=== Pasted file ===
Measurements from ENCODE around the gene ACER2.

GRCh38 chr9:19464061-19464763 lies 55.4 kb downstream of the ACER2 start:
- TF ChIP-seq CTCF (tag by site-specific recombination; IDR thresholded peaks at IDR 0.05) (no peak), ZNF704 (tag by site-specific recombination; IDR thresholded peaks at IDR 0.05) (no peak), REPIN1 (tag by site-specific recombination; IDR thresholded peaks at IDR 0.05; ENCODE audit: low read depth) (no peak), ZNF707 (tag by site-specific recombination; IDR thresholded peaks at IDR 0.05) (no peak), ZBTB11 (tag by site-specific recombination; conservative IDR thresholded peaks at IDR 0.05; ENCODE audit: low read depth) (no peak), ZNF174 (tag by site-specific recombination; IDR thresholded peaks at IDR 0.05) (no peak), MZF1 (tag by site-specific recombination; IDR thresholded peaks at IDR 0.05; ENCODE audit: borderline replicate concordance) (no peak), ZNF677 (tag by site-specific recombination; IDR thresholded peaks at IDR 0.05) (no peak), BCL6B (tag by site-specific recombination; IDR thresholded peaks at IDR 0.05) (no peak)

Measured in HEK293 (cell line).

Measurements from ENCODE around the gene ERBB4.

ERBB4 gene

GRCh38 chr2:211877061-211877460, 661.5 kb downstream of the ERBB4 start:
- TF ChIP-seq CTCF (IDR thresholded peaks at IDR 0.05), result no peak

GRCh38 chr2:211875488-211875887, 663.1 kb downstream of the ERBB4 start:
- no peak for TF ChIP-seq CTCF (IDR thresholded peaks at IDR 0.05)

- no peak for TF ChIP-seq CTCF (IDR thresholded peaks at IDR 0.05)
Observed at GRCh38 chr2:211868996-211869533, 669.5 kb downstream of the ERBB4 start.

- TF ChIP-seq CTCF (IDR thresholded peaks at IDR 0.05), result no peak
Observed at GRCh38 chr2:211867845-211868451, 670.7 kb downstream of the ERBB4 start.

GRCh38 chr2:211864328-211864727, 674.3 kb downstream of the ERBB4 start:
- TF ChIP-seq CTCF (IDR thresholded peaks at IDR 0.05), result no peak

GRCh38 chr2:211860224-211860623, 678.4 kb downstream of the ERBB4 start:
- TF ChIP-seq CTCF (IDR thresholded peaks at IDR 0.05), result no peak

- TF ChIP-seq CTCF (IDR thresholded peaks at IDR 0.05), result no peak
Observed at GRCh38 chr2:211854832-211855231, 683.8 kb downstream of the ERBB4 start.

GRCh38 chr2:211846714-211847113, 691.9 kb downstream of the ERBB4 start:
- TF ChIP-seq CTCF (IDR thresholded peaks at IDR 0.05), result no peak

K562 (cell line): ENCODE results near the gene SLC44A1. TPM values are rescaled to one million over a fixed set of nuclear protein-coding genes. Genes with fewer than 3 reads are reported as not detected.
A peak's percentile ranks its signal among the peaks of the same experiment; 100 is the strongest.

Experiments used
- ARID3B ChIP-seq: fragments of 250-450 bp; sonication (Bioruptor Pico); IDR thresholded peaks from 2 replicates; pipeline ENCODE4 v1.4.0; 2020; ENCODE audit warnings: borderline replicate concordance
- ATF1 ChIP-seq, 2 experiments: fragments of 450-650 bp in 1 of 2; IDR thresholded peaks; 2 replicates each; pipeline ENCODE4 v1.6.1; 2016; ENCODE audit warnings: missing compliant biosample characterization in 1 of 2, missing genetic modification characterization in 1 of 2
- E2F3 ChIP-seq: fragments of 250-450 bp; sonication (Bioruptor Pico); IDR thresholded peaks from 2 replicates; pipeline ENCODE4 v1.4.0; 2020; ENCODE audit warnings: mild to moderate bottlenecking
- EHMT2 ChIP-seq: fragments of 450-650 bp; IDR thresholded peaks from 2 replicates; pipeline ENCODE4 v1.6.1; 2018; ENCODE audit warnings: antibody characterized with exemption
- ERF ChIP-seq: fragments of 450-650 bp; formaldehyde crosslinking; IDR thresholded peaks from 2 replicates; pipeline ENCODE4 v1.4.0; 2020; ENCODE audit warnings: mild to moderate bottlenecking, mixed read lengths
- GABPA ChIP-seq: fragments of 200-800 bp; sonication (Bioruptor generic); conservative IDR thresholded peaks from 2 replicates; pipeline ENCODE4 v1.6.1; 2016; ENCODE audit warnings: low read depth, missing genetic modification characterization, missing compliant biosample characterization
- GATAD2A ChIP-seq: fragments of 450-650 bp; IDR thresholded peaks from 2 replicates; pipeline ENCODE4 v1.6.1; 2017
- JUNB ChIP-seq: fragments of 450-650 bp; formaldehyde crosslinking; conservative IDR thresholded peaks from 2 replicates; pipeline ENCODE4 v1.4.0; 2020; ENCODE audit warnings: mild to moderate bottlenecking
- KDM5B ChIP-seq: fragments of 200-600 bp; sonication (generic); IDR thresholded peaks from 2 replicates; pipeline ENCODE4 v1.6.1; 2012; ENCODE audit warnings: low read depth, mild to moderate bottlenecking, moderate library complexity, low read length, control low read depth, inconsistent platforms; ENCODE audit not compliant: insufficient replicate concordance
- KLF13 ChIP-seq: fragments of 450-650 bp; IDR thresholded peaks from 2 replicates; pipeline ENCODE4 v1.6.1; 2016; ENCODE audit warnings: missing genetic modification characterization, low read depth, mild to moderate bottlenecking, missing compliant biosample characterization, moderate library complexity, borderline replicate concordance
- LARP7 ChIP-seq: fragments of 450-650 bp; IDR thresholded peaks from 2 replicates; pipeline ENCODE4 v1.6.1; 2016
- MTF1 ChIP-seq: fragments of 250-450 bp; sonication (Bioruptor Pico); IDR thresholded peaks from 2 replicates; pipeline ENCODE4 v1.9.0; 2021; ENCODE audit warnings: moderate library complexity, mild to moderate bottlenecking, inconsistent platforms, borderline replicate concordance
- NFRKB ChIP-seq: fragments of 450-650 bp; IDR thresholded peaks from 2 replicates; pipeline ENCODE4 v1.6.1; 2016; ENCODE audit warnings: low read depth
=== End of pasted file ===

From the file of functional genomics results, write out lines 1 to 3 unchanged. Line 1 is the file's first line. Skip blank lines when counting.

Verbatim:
Measurements from ENCODE around the gene ACER2.

GRCh38 chr9:19464061-19464763 lies 55.4 kb downstream of the ACER2 start:
- TF ChIP-seq CTCF (tag by site-specific recombination; IDR thresholded peaks at IDR 0.05) (no peak), ZNF704 (tag by site-specific recombination; IDR thresholded peaks at IDR 0.05) (no peak), REPIN1 (tag by site-specific recombination; IDR thresholded peaks at IDR 0.05; ENCODE audit: low read depth) (no peak), ZNF707 (tag by site-specific recombination; IDR thresholded peaks at IDR 0.05) (no peak), ZBTB11 (tag by site-specific recombination; conservative IDR thresholded peaks at IDR 0.05; ENCODE audit: low read depth) (no peak), ZNF174 (tag by site-specific recombination; IDR thresholded peaks at IDR 0.05) (no peak), MZF1 (tag by site-specific recombination; IDR thresholded peaks at IDR 0.05; ENCODE audit: borderline replicate concordance) (no peak), ZNF677 (tag by site-specific recombination; IDR thresholded peaks at IDR 0.05) (no peak), BCL6B (tag by site-specific recombination; IDR thresholded peaks at IDR 0.05) (no peak)